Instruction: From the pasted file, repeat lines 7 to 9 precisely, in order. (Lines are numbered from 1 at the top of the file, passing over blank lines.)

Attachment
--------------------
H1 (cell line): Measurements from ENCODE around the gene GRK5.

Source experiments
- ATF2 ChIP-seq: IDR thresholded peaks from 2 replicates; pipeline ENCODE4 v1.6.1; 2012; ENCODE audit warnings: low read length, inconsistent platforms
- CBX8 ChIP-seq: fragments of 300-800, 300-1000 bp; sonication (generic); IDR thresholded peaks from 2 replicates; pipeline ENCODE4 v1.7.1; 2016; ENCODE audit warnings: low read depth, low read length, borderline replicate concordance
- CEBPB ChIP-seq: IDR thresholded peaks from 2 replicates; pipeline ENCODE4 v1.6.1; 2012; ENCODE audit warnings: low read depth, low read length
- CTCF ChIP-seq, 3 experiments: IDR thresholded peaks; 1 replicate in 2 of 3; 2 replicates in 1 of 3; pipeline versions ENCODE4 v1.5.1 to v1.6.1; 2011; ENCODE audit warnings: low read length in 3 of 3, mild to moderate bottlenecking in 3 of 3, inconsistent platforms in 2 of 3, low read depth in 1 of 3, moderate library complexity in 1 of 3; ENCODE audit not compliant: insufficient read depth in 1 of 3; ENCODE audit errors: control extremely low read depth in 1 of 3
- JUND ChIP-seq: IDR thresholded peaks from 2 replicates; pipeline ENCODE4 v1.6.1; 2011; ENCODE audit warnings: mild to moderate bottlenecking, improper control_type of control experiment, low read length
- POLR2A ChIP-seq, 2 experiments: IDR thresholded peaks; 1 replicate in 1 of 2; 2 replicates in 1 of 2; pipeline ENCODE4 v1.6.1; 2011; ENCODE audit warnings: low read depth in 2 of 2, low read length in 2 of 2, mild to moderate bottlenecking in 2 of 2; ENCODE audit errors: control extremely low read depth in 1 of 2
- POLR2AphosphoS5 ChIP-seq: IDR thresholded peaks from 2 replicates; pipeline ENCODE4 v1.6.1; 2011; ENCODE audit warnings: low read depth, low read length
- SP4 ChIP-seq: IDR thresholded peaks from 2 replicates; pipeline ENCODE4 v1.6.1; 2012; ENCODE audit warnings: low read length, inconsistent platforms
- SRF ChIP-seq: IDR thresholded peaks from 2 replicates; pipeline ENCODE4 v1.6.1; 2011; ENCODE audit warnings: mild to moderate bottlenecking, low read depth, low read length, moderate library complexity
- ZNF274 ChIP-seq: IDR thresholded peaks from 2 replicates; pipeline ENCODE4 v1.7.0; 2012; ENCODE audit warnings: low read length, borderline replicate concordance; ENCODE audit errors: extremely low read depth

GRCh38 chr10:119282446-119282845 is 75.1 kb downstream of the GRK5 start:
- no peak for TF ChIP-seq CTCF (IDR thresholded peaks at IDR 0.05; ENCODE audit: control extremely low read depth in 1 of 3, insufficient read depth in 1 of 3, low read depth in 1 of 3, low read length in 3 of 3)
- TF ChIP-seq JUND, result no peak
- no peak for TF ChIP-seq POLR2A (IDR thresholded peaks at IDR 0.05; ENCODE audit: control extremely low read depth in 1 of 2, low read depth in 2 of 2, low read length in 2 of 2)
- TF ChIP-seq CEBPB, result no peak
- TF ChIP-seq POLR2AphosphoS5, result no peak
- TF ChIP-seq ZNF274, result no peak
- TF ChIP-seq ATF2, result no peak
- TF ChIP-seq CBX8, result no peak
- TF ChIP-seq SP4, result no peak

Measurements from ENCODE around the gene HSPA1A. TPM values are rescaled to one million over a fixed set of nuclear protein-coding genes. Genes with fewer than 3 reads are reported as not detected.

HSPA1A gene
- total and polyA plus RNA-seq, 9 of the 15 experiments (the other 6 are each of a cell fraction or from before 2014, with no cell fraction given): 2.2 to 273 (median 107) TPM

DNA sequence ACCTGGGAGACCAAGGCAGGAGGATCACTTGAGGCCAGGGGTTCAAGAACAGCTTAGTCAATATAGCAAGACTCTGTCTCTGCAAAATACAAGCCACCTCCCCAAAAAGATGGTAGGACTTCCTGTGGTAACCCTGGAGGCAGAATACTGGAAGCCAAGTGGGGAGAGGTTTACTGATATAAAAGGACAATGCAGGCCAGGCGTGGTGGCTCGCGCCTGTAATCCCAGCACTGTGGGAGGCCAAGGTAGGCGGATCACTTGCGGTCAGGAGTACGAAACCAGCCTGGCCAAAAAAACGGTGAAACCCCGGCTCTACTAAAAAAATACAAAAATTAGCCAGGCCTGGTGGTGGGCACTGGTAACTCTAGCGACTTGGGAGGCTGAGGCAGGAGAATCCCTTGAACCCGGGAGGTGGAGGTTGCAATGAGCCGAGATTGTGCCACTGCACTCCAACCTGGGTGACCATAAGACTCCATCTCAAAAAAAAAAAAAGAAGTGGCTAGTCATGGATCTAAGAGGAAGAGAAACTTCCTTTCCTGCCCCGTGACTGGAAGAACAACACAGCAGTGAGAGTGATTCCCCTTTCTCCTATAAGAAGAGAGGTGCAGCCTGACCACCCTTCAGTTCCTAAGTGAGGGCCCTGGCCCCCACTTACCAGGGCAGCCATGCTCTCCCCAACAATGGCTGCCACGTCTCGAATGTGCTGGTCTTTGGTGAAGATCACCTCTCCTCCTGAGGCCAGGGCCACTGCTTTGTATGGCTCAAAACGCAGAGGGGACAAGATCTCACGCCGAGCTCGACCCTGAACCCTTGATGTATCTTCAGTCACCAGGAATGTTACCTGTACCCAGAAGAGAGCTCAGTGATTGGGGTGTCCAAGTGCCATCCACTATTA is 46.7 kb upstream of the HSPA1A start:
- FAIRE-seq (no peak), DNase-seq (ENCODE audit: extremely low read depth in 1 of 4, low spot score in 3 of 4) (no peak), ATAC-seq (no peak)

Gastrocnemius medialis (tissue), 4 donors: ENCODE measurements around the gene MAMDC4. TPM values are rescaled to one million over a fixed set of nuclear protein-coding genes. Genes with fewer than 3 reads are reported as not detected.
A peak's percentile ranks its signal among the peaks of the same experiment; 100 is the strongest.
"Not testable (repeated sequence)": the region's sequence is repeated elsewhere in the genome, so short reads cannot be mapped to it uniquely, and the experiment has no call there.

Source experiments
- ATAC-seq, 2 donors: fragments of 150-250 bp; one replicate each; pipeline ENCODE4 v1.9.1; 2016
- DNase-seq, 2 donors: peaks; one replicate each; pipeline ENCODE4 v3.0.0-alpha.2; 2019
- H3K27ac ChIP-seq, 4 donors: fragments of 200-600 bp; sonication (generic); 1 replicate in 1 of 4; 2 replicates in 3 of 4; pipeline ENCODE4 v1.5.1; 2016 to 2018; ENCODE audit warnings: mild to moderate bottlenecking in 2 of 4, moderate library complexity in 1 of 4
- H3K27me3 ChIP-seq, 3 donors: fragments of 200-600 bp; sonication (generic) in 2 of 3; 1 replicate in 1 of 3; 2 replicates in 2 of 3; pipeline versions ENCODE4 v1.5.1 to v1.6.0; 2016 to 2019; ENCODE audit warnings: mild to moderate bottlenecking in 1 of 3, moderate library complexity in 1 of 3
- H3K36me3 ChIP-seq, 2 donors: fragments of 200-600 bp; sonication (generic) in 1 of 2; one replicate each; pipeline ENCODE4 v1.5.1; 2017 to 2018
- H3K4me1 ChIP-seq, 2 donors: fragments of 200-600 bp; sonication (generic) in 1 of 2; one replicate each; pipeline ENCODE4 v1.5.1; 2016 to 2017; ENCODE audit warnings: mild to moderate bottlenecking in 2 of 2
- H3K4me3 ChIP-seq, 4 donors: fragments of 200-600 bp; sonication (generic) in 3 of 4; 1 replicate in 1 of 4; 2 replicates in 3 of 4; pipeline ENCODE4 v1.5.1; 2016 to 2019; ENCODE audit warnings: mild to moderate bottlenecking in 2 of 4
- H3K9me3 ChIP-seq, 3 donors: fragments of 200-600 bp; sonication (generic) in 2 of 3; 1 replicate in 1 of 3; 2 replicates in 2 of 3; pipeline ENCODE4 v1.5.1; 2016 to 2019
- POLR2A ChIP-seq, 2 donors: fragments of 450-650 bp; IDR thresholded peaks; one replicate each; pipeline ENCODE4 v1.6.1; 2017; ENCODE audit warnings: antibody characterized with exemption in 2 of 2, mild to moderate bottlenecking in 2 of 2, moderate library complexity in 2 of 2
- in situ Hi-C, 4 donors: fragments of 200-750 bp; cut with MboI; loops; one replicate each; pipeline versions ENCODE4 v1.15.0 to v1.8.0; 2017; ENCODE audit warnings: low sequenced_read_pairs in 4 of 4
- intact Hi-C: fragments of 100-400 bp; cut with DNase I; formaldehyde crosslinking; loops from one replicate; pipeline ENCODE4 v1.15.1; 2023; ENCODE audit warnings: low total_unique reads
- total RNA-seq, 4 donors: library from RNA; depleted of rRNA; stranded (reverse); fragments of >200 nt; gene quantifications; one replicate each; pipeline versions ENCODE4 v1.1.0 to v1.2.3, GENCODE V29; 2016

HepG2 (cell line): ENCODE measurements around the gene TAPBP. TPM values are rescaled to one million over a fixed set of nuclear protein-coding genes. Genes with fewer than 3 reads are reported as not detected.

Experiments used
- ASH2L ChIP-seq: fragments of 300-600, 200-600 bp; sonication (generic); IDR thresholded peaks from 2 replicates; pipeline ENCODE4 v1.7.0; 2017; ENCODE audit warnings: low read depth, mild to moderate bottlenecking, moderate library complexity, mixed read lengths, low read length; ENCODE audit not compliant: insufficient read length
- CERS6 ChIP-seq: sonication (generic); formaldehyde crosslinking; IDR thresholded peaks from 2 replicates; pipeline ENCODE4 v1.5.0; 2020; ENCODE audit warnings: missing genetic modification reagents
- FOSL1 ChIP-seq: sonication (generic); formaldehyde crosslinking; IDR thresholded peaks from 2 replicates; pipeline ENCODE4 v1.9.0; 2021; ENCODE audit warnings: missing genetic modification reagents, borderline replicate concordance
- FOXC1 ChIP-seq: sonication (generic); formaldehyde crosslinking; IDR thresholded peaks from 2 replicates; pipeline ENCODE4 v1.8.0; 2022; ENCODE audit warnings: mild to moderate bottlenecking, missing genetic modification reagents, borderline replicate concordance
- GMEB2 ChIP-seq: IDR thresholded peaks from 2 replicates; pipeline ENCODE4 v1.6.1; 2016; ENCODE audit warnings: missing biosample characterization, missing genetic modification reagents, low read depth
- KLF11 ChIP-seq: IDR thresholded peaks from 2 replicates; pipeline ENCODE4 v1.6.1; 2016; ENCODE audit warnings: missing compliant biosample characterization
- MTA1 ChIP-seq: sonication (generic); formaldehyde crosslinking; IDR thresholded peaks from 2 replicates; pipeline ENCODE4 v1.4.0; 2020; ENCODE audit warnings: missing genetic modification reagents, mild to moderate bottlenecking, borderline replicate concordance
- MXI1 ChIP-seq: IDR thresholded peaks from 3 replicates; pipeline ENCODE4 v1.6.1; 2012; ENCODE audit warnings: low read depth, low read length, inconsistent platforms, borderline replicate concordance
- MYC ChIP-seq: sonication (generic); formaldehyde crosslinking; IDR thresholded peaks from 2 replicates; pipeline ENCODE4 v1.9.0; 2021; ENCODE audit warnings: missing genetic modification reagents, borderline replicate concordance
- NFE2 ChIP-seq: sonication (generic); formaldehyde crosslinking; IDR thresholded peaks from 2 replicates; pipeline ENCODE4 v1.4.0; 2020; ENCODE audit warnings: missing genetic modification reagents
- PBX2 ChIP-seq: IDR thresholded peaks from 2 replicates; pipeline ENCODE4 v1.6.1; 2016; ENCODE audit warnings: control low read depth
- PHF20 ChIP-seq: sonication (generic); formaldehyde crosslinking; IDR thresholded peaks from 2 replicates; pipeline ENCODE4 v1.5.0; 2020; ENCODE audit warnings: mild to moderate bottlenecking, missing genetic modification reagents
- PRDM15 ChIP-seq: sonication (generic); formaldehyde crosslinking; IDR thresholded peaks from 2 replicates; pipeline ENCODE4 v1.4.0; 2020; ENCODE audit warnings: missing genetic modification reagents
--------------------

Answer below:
- JUND ChIP-seq: IDR thresholded peaks from 2 replicates; pipeline ENCODE4 v1.6.1; 2011; ENCODE audit warnings: mild to moderate bottlenecking, improper control_type of control experiment, low read length
- POLR2A ChIP-seq, 2 experiments: IDR thresholded peaks; 1 replicate in 1 of 2; 2 replicates in 1 of 2; pipeline ENCODE4 v1.6.1; 2011; ENCODE audit warnings: low read depth in 2 of 2, low read length in 2 of 2, mild to moderate bottlenecking in 2 of 2; ENCODE audit errors: control extremely low read depth in 1 of 2
- POLR2AphosphoS5 ChIP-seq: IDR thresholded peaks from 2 replicates; pipeline ENCODE4 v1.6.1; 2011; ENCODE audit warnings: low read depth, low read length